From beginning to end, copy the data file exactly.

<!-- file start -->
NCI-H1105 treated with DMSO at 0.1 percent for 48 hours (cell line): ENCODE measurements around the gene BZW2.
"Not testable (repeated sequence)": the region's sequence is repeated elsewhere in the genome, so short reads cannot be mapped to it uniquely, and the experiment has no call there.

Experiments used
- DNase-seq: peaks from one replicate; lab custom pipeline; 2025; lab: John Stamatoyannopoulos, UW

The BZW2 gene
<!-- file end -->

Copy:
NCI-H1105 treated with DMSO at 0.1 percent for 48 hours (cell line): ENCODE measurements around the gene BZW2.
"Not testable (repeated sequence)": the region's sequence is repeated elsewhere in the genome, so short reads cannot be mapped to it uniquely, and the experiment has no call there.

Experiments used
- DNase-seq: peaks from one replicate; lab custom pipeline; 2025; lab: John Stamatoyannopoulos, UW

The BZW2 gene